Search This Blog

Saturday, February 28, 2009

Questions and Answers

No learning is taking place if there are no questions.

How good does it have to be? Good enough.

Good enough begs for more questions. Who will decide? What will they base the decision on? What will be used for comparison? What is the standard? Each of these questions will lead to more questions and--here is the key--someone will tire and yield the field.

The answerer, let's call him A, and the questioner, Q, will continue the dialogue until either A or Q tires or loses interest or runs out of time. When the process doesn't run to completion the result--let's say BI, but it could be almost anything--will be based on whatever perspective Q has developed from the answers already received.

But here we are back at "how good does it have to be?" How many questions and answers does it take? Of course it varies with the quality of both the questions and the answers. Some people are good at 20 questions and some never get it. In order to zero in, we should look at the track record.

If you're A and you're never satisfied--never get what you need--no matter who is in the Q role, then I suggest that we focus in on A as the probable source of whatever problems there are. If you're Q and what you're delivering is never good enough, then we should focus on Q.

What's your track record? Can you offer any insights? Do you need to stick with it longer? What can you do to keep the other guy engaged longer?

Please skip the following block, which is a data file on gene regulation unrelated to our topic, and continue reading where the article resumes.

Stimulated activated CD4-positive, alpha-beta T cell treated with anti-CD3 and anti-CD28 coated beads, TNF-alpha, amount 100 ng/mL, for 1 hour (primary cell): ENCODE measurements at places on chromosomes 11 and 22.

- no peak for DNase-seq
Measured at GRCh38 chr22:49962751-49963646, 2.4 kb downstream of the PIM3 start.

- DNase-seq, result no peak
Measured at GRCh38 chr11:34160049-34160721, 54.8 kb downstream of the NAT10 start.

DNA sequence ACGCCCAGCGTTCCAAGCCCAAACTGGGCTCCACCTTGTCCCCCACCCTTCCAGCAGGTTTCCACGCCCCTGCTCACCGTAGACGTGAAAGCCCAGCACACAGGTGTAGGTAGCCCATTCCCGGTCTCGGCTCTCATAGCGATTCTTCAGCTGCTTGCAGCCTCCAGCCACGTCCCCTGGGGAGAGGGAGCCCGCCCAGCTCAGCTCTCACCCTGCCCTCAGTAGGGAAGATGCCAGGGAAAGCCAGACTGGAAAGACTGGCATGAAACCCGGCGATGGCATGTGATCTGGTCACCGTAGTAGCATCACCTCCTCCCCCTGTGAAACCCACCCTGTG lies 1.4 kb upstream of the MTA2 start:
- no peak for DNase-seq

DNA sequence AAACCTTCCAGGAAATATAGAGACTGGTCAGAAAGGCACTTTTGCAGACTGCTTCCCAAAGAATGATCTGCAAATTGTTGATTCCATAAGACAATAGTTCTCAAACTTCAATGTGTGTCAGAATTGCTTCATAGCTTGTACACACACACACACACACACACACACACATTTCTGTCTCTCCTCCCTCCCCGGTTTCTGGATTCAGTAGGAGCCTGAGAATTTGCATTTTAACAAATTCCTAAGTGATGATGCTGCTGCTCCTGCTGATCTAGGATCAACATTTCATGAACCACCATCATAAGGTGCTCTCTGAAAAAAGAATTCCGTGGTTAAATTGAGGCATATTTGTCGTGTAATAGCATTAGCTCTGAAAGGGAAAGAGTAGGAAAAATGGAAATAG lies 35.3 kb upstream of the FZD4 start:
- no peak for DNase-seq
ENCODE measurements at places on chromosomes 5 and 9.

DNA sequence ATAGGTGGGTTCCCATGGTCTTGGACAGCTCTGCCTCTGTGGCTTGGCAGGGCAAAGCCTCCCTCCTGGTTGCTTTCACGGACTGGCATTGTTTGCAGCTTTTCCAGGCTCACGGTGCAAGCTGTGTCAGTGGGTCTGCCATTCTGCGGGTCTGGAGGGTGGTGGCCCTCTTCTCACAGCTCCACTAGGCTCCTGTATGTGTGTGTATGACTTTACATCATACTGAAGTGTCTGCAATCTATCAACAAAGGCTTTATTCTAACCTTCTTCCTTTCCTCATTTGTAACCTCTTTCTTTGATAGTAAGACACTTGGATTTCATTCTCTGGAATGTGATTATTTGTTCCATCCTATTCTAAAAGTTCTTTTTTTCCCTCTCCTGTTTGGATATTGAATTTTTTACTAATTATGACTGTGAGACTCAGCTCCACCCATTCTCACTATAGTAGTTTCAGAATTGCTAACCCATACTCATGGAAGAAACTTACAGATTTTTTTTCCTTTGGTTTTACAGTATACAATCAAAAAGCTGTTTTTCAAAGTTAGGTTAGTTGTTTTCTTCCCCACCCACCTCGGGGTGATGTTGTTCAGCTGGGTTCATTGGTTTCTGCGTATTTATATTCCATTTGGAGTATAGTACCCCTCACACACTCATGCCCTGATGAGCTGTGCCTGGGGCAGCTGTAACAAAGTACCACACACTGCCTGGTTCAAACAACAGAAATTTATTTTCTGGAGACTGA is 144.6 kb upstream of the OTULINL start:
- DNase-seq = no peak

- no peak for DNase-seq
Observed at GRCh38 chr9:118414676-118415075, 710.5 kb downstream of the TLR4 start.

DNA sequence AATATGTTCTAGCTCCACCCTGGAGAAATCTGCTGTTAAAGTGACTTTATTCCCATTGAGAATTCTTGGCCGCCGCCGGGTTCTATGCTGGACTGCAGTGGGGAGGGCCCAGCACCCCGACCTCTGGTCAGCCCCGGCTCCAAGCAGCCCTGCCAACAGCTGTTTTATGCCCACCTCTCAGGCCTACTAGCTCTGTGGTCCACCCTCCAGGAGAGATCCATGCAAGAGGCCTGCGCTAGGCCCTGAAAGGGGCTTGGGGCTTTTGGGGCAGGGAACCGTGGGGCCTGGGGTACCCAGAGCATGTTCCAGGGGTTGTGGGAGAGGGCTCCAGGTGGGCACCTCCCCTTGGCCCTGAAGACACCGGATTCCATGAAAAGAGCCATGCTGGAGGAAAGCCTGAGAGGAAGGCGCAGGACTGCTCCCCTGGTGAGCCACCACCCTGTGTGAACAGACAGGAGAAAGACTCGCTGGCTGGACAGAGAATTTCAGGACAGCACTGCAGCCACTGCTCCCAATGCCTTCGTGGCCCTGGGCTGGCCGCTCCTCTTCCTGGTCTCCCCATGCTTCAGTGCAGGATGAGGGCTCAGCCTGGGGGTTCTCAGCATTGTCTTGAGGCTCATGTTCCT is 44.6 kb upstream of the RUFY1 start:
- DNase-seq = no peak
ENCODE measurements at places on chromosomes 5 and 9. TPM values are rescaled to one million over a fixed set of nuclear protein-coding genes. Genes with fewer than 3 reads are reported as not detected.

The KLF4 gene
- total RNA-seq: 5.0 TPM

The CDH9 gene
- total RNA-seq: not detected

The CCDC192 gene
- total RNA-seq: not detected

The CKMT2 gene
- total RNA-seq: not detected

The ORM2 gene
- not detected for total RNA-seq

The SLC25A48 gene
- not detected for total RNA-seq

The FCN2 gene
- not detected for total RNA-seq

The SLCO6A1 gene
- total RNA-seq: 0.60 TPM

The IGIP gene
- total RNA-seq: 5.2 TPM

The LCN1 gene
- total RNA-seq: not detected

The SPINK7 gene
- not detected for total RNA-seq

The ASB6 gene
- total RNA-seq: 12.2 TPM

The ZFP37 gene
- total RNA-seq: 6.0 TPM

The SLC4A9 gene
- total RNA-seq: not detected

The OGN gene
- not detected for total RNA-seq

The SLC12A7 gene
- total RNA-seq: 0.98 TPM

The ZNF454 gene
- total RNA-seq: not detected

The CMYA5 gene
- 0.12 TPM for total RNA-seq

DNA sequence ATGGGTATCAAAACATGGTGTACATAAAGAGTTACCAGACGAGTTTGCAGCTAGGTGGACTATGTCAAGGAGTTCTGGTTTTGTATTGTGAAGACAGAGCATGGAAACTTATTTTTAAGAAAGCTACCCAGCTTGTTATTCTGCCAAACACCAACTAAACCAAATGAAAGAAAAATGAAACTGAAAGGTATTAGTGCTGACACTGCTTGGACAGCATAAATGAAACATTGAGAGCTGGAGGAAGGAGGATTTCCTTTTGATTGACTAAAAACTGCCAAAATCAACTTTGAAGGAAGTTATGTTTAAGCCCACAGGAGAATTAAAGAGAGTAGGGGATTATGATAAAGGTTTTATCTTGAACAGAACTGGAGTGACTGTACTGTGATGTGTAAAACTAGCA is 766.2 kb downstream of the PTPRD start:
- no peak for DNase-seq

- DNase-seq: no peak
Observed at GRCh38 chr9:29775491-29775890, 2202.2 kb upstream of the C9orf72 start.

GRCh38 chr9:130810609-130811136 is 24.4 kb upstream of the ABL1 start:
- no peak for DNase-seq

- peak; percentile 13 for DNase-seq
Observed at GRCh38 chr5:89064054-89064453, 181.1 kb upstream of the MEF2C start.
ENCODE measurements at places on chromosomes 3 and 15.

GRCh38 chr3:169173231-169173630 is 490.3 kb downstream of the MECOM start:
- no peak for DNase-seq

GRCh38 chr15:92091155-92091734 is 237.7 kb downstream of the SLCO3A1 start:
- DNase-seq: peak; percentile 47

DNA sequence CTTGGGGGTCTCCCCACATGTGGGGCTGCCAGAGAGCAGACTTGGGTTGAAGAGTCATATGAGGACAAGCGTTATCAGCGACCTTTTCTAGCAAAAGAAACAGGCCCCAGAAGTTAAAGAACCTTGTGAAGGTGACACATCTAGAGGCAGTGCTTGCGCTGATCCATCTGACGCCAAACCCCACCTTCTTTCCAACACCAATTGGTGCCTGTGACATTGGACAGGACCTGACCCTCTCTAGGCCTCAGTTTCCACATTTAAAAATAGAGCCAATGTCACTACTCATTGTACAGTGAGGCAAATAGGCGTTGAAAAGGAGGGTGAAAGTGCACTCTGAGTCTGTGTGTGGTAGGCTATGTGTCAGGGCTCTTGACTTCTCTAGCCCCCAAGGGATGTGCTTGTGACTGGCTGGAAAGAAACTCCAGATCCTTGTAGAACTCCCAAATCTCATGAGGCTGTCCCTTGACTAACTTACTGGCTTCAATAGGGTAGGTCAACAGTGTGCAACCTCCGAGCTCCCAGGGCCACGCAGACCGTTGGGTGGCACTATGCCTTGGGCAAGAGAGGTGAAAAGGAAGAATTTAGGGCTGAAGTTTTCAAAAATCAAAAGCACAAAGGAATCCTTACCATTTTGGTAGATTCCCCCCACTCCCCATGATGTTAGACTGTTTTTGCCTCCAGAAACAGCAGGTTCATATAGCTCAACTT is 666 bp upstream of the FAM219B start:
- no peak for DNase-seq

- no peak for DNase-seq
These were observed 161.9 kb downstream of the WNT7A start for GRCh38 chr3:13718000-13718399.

Friday, February 27, 2009

Tools and Products

Very briefly, I have been seeing many instances of confusion about tools and products. If you're going to make chisels or scissors, you really have to keep the eventual product firmly in mind.

A tool maker who loses track of the application for his tool runs the risk of producing something that has no utility. Something that has no utility or whose utility can't be easily recognized is not a tool. It may be an art object or it may just be a poorly designed piece of junk. It may also simply become so costly that the product can no longer afford it.

How good does it have to be? Good enough is the right answer. As with so many things in life, the right answer isn't nearly as satisfying as we might have hoped.

More on Perspective

I worked for a company that had the hardest time getting new things started on schedule. Some new product or line of business would be announced with a grand opening date. Often the date was only a few weeks away. The problem was--over and over again--that the people who had to actually make the new thing happen found out about it at the time of the announcement.